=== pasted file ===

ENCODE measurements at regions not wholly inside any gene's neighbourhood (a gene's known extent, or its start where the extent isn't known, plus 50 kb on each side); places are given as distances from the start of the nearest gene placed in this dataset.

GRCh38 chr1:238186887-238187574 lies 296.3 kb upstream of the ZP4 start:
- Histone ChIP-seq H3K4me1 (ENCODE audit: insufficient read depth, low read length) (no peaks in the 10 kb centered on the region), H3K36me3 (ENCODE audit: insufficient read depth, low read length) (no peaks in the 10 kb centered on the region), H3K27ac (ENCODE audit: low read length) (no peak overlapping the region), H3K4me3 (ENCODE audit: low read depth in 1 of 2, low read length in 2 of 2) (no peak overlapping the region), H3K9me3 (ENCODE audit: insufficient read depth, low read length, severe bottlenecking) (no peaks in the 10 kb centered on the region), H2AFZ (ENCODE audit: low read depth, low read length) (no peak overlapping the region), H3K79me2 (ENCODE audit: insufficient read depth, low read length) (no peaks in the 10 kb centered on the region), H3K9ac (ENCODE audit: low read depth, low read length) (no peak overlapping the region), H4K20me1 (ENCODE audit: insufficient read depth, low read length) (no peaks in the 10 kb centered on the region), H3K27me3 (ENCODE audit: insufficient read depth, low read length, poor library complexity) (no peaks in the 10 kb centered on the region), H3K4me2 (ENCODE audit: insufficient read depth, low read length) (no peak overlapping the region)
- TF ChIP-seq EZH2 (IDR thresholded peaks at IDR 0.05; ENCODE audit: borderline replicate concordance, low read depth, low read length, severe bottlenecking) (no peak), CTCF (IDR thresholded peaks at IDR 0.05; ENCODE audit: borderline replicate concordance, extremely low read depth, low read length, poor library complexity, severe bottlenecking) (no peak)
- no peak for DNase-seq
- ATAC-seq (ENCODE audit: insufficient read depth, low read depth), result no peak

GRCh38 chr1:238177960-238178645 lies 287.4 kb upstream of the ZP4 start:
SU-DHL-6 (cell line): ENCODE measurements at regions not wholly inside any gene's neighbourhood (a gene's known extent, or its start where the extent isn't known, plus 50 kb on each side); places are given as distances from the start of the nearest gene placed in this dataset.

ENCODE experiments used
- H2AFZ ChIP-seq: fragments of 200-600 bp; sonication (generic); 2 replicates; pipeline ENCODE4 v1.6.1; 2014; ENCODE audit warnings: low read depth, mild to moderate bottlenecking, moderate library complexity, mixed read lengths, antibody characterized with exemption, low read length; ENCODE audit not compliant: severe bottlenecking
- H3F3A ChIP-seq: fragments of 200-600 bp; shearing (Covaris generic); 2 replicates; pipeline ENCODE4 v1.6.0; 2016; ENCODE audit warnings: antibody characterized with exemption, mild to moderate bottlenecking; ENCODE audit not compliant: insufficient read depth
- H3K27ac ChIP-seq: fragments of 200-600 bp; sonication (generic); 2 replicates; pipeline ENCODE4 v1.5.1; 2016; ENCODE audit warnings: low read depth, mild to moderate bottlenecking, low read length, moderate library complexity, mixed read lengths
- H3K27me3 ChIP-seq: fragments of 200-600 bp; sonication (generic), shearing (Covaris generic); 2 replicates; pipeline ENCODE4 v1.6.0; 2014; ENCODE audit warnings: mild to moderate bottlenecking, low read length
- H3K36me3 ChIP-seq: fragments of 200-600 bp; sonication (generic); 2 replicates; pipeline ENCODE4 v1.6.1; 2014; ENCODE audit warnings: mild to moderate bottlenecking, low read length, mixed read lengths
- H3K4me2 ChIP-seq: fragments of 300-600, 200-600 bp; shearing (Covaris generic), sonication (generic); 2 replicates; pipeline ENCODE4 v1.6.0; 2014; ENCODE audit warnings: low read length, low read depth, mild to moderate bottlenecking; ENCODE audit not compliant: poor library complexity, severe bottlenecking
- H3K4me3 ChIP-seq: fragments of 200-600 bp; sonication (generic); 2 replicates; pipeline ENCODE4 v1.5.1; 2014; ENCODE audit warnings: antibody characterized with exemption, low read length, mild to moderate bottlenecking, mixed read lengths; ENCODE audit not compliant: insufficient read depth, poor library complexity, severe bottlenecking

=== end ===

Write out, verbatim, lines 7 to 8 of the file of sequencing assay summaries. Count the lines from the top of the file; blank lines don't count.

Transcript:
GRCh38 chr1:238177960-238178645 lies 287.4 kb upstream of the ZP4 start:
SU-DHL-6 (cell line): ENCODE measurements at regions not wholly inside any gene's neighbourhood (a gene's known extent, or its start where the extent isn't known, plus 50 kb on each side); places are given as distances from the start of the nearest gene placed in this dataset.